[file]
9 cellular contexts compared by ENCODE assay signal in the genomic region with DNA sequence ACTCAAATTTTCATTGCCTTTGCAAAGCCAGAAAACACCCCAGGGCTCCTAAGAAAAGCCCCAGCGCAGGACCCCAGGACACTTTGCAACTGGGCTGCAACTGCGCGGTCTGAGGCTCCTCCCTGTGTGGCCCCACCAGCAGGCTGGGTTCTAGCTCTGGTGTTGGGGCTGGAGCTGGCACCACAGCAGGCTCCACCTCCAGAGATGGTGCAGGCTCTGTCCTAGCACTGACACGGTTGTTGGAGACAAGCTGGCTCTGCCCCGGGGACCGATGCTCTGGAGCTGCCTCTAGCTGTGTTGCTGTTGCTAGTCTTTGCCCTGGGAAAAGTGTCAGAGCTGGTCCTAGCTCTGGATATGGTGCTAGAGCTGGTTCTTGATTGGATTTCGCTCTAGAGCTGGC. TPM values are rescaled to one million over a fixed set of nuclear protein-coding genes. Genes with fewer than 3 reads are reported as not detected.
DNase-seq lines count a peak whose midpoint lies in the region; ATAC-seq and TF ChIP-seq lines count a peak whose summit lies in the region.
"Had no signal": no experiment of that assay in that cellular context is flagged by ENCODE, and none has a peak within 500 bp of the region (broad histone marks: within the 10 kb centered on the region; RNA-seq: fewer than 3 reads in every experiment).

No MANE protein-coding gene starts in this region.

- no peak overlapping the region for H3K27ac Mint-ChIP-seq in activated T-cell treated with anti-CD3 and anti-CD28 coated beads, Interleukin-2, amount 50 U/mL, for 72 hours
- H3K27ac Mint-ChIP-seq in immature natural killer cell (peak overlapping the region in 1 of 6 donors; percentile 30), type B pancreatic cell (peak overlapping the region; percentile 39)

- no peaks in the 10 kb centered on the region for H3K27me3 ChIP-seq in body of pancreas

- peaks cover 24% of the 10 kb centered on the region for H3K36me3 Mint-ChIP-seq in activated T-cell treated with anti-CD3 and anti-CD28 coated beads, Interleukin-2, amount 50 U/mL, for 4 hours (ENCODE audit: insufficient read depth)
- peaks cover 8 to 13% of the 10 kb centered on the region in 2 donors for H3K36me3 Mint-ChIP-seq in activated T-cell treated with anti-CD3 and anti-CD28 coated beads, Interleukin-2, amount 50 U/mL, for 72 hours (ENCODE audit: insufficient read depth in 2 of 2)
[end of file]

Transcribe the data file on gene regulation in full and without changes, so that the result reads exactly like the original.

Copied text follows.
9 cellular contexts compared by ENCODE assay signal in the genomic region with DNA sequence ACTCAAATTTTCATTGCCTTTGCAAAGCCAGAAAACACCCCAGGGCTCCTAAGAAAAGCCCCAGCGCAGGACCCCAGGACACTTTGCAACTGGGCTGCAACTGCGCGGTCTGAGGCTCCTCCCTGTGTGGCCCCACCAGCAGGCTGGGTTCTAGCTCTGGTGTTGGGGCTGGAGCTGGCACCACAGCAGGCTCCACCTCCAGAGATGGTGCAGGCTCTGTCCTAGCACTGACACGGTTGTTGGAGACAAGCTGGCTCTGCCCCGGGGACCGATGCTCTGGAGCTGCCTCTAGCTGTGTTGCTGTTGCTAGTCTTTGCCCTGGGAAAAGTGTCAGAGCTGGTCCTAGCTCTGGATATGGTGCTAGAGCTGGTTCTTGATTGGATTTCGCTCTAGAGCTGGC. TPM values are rescaled to one million over a fixed set of nuclear protein-coding genes. Genes with fewer than 3 reads are reported as not detected.
DNase-seq lines count a peak whose midpoint lies in the region; ATAC-seq and TF ChIP-seq lines count a peak whose summit lies in the region.
"Had no signal": no experiment of that assay in that cellular context is flagged by ENCODE, and none has a peak within 500 bp of the region (broad histone marks: within the 10 kb centered on the region; RNA-seq: fewer than 3 reads in every experiment).

No MANE protein-coding gene starts in this region.

- no peak overlapping the region for H3K27ac Mint-ChIP-seq in activated T-cell treated with anti-CD3 and anti-CD28 coated beads, Interleukin-2, amount 50 U/mL, for 72 hours
- H3K27ac Mint-ChIP-seq in immature natural killer cell (peak overlapping the region in 1 of 6 donors; percentile 30), type B pancreatic cell (peak overlapping the region; percentile 39)

- no peaks in the 10 kb centered on the region for H3K27me3 ChIP-seq in body of pancreas

- peaks cover 24% of the 10 kb centered on the region for H3K36me3 Mint-ChIP-seq in activated T-cell treated with anti-CD3 and anti-CD28 coated beads, Interleukin-2, amount 50 U/mL, for 4 hours (ENCODE audit: insufficient read depth)
- peaks cover 8 to 13% of the 10 kb centered on the region in 2 donors for H3K36me3 Mint-ChIP-seq in activated T-cell treated with anti-CD3 and anti-CD28 coated beads, Interleukin-2, amount 50 U/mL, for 72 hours (ENCODE audit: insufficient read depth in 2 of 2)